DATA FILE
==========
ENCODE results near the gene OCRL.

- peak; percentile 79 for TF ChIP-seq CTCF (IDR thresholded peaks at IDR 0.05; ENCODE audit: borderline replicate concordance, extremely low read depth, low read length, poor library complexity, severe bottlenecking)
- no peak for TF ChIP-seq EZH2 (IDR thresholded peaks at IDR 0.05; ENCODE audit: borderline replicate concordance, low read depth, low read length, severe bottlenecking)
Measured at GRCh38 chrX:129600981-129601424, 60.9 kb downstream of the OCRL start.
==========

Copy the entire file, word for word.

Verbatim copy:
ENCODE results near the gene OCRL.

- peak; percentile 79 for TF ChIP-seq CTCF (IDR thresholded peaks at IDR 0.05; ENCODE audit: borderline replicate concordance, extremely low read depth, low read length, poor library complexity, severe bottlenecking)
- no peak for TF ChIP-seq EZH2 (IDR thresholded peaks at IDR 0.05; ENCODE audit: borderline replicate concordance, low read depth, low read length, severe bottlenecking)
Measured at GRCh38 chrX:129600981-129601424, 60.9 kb downstream of the OCRL start.